The Third Crick Symposium and Talks about TORCs

Last month, the Third Crick Symposium was held in London (UK), with the aim of discussing ways in which basic biological research could progress from “Genetics to molecules to therapies”. In particular, this meeting brought together chemists, biologists and clinicians from what will be the new Francis Crick Institute in London, which is scheduled to open in 2015.

Of note, Professor Charles Swanton (CRUK London Research Institute and UCL Cancer Institute, UK) described four cases of intra-tumour heterogeneity in metastatic renal cell carcinoma (RCC). These findings demonstrated that certain mutations were ubiquitous, shared or unique within specific regions of the metastatic RCC (Gerlinger et al., 2012). For example, using exome sequencing, chromosome aberration analysis and DNA ploidy profiling it was noted that VHL was mutated in all analysed tumour regions within one patient. An activating mutation in mammalian target of rapamycin (mTOR) was also observed in all but one primary tumour region. However, there were distinct SETD2 and KDM5C mutations present within the primary and metastatic regions of the RCC, and these genes have been previously discussed here. This study by Gerlinger et al. highlights that a single biopsy may not represent the mutational load within a tumour, and that certain tumour cell populations may react differently to treatments. Accordingly, therapies which target ubiquitous mutations may prove to be more successful. It would be particularly interesting to see if there is similar intra-tumour heterogeneity within BHD-associated RCCs, as alluded to in this earlier blog post.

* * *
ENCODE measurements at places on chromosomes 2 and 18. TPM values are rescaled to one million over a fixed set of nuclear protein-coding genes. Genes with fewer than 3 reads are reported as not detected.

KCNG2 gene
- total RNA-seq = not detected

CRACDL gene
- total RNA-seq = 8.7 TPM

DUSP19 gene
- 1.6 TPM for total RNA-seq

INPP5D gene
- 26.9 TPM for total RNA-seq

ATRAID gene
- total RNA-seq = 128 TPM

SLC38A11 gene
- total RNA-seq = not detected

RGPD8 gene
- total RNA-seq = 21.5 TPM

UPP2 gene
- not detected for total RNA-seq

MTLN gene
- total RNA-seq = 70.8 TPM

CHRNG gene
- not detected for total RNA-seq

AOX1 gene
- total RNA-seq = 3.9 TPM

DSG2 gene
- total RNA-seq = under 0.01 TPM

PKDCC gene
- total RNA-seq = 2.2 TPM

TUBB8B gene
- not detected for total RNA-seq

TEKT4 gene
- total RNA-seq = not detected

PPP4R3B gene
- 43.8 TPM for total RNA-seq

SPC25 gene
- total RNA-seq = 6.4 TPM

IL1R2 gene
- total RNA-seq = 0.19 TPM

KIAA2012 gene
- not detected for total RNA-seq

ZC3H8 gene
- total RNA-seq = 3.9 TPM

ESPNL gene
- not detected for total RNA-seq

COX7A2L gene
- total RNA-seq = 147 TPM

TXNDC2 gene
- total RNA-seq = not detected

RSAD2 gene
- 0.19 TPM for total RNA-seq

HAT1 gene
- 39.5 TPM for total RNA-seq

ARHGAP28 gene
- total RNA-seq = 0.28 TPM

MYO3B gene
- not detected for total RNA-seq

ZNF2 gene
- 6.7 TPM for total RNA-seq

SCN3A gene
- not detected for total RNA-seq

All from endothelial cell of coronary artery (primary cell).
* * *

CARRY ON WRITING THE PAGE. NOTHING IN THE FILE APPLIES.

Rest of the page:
The FLCN-associated signalling diagram and the work described above underlines the importance of mTOR complex (mTORC) signalling in the development of RCC. Thus in mid-March, we attended a set of “Talks about TORCs” organised by the Biochemical Society in London. Recent advances in TOR signalling were shared and its role in a variety of processes was introduced. For example, the first talk by Professor Michael Hall (University of Basel, Switzerland) discussed TOR signalling in relation to growth and metabolism. Notably, Professor Hall suggested that mammalian TOR should be renamed mechanistic TOR, as the pathway is not unique to mammals. This was aptly demonstrated by Dr Miguel Navarro (Institute of Parasitology and Biomedicine “López-Neyra”, Spain) with his work on TOR signalling in Trypanosoma brucei (Barquilla et al., 2012). In addition, Professor Thomas Weichhart (Medical University of Vienna, Austria) and Professor Doreen Cantrell (University of Dundee, UK) introduced the role of mTOR signalling in immunity, which is of interest as FLCN/FNIP1 may be associated with B-cell development (as discussed here and here). Professor Linda Partridge (UCL, UK) also introduced the connection between mTOR signalling and ageing. This is especially relevant as recent work has connected FLCN with longevity in C. elegans (Gharbi et al., 2013), which will be discussed in our BHD Research Blog soon. Moreover, Dr Andrew Tee presented his work on ULK1 and mTOR signalling (Dunlop et al., 2011), as well as a poster on BHD. For more information regarding the work of Dr Tee, please look at our lab profile here.